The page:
International Law

Malcolm N. Shaw

For sale by Hannah for $30

Brownlie's Principles of Public International Law

James Crawford

For sale by Chantelle for $85

International Law

Malcolm (Professor of Public International Law, University of Bristol) Evans

For sale by Laura for $50

Brownlie's Principles of Public International Law

James Crawford

For sale by Hopeful for $75

Principles of International Law, 5th Edition

Stephen Hall

For sale by Ruponti for $50

International Law

Malcolm (Professor of Public International Law, University of Bristol) Evans

For sale by Eamon for $45

Principles of International Law, 5th Edition

Stephen Hall

For sale by Madeline for $90

International Law

For sale by Nitasha for $30

International Law KEY CASES

Written by Tiana

Notes on the most fundamental cases concerning international law and the principles derived thereund...

5 pages, 1515 words

International Law Notes - HIGH DISTINCTION

Written by Stevie

These are a comprehensive set of notes for LAWS259 at MQ. They are a mixture of both lectures and re...

74 pages, 31904 words

International Law notes

Written by Emma

Topics: Sources of International Law, Formation of Treaties, Interpretation and Enforceability of Tr...

98 pages, 65843 words

LAWS259 - International Law - S1 2016

Written by Madeline

Simple and easy to read outline of the course (weeks 1-12) including relevant case law and internati...

22 pages, 9708 words

International Law Notes - Full Semester

Written by Meagan

A very thorough set of notes for International Law, including references to key cases and treaties....

33 pages, 8559 words

International Law - Distinction grade summarised Exam notes + additions (see description)

Written by Tee

I compiled these LAWS259 notes over the course of the semester using the lecture notes and the presc...

29 pages, 10300 words


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I found this unit to be really interesting and well-organised. There was a different convenor this semester than the previous one and she was really helpful and her lectures were well-structured. The assessments were very engaging (especially the treaty negotiation). Would absolutely recommend taking this unit !!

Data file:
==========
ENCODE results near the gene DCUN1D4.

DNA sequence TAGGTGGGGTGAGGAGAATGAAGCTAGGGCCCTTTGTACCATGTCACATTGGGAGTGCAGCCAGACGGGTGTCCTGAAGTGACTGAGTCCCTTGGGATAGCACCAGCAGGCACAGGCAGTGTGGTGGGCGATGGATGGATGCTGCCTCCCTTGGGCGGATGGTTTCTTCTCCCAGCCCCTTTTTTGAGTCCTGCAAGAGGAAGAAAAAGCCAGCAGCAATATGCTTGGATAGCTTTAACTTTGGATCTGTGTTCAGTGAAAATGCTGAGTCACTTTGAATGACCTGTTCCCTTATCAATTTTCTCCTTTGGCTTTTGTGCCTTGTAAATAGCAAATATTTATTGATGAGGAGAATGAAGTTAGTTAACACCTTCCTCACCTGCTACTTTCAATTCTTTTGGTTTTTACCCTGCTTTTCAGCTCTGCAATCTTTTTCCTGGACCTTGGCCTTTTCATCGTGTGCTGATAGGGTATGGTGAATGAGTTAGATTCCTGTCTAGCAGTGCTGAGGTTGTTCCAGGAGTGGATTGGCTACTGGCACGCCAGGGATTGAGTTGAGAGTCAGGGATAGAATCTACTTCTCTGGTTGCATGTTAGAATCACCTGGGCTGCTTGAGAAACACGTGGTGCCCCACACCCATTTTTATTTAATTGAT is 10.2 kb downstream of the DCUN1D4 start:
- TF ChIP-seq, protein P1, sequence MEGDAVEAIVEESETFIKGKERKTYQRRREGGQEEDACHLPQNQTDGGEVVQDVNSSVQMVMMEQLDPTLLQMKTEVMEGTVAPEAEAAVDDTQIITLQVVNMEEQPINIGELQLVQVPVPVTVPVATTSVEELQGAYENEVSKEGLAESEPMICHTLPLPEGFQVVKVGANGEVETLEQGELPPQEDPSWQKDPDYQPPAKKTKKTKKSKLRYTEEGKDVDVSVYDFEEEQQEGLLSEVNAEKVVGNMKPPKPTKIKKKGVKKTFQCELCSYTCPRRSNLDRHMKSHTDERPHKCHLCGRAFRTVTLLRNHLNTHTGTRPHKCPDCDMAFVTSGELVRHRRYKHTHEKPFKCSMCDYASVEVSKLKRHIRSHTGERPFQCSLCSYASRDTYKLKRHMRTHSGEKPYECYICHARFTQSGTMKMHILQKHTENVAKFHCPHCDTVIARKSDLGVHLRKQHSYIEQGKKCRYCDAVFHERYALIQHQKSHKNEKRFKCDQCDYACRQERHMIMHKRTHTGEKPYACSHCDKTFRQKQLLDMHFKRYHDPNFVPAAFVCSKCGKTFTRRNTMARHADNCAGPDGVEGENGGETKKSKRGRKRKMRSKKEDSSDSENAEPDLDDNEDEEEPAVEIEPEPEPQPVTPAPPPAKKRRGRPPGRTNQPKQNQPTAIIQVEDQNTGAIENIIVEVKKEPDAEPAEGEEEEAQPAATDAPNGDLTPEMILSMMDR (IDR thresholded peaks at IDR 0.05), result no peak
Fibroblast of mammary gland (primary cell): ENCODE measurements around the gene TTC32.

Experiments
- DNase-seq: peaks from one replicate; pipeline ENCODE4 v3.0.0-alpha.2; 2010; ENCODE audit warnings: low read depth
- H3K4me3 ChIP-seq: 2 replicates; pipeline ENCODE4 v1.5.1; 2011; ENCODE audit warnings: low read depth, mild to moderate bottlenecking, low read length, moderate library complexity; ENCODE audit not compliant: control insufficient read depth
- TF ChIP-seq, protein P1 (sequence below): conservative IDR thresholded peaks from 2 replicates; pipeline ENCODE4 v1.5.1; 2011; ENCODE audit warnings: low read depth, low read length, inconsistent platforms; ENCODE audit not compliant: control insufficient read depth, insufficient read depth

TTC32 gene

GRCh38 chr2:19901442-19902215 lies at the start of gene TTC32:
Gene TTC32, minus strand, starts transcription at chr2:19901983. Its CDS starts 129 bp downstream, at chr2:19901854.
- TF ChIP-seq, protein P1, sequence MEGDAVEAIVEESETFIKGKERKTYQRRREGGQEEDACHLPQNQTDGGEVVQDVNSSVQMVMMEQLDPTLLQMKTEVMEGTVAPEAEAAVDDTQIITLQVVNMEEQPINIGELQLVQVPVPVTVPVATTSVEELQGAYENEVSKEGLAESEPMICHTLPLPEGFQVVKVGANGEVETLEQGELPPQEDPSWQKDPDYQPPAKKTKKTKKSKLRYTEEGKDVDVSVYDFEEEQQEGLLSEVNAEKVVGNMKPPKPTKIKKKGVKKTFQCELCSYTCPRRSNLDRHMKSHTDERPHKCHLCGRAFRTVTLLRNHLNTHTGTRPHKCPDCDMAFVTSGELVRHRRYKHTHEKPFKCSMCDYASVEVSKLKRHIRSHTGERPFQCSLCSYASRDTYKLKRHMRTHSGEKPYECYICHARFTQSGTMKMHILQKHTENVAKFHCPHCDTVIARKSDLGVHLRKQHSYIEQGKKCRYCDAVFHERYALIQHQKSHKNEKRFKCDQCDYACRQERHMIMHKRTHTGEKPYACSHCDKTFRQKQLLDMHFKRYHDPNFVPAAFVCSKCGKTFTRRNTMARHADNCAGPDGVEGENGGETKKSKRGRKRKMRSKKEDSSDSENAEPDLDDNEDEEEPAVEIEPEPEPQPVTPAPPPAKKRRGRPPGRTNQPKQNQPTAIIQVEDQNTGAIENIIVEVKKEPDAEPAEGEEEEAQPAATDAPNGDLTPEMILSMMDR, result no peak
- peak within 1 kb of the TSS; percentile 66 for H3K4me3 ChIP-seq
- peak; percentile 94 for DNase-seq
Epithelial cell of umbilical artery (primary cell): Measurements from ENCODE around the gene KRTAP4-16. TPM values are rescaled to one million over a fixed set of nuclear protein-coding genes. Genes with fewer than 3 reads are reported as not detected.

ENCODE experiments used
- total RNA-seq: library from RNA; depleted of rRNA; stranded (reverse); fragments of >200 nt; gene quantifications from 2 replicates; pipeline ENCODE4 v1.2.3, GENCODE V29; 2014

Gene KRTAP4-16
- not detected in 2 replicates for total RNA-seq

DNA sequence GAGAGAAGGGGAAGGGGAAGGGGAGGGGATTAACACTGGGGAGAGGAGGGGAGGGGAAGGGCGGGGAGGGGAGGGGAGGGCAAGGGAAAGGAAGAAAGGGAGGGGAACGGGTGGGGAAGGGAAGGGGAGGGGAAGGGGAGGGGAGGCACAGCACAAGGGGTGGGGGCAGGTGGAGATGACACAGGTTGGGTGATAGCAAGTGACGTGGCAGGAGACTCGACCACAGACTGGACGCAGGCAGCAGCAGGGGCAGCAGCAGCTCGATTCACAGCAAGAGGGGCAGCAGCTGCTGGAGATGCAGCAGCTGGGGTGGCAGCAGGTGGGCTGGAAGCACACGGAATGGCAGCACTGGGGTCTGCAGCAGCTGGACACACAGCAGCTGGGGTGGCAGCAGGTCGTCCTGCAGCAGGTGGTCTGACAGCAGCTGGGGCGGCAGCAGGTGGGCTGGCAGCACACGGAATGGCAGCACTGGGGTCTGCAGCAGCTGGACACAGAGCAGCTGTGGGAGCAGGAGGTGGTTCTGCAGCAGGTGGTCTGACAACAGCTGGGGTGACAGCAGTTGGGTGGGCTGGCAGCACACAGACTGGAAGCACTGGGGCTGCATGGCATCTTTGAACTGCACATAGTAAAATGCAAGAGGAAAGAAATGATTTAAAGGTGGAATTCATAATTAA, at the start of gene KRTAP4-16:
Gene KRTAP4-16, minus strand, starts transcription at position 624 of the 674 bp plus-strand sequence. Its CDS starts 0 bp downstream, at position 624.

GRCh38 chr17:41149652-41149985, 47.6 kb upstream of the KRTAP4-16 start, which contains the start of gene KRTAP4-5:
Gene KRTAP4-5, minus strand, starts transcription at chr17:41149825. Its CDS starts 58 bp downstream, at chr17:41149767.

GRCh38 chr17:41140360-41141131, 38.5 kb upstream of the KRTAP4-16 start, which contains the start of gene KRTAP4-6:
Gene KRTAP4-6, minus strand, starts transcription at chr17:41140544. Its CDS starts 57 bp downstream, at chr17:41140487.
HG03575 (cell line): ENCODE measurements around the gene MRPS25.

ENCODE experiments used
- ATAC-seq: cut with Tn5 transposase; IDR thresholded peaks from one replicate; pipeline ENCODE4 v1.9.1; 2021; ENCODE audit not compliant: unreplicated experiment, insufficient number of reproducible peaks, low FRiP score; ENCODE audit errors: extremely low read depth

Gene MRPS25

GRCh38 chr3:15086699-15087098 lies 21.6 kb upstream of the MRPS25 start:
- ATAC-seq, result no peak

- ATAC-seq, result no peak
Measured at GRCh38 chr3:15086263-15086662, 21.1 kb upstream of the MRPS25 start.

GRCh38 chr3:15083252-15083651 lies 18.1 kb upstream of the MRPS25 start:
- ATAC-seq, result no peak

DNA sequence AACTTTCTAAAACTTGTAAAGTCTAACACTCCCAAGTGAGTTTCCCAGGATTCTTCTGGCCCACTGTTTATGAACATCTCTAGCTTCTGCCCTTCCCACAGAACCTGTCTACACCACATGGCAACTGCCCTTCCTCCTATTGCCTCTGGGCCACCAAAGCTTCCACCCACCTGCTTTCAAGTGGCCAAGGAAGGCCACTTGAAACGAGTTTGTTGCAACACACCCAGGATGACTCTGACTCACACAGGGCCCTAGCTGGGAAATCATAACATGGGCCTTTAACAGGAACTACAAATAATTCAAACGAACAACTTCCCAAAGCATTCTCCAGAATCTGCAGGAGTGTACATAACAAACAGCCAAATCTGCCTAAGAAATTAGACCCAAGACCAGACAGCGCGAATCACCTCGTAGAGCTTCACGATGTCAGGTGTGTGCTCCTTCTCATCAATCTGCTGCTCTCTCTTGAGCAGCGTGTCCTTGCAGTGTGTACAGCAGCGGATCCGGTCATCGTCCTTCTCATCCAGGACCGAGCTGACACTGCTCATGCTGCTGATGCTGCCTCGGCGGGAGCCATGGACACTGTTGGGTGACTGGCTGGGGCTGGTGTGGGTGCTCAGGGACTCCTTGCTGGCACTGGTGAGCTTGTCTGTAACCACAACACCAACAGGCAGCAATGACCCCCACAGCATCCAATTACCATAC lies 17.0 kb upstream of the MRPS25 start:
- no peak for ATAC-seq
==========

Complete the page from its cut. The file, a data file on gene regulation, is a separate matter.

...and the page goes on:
Anonymous, Semester 1, 2020

The fundamental role of a subject convenor is to assist students to learn and develop. What I totally fail to understand is why this subject convenor chose to publish a model answer to the final exam after the exam was completed. The appropriate course would have been to provide a model answer to a past paper prior to sitting the final exam. But to publish the sample answers once we have sat the exam is simply unfair.

Anonymous, Semester 2, 2019

The biggest problem with this unit is not the content (which is actually really interesting), but the unit convenor. The assessment tasks and quizzes seemed excessively difficult, in particular the final take home exam. He also has quite a condescending and dismissive attitude. The treaty negotiation exercise was a nightmare, with little/no structure and guidance given, so it was very difficult to participate and engage in a meaningful way. The weighting of assessments was also strange, with 13% afforded to participation, and a 30% reflective paper which is based on your active participation, as well as 7% for collaborate questions. Basically 50% of the unit is collaboration based. Another fundamental issue with this unit is that the final exam is a problem question, however the tutorials lack structure and you can easily make it through to the exam without ever writing an answer to a problem question. In most units, you are prepared for the exam. However, the tutorials in this unit did not seem to match the content and assessment expectations. My advice is that tutorials are basically useless, but it would be smart to make use of the textbook and complete the problem questions in the textbook throughout the semester.

Anonymous, Semester 2, 2019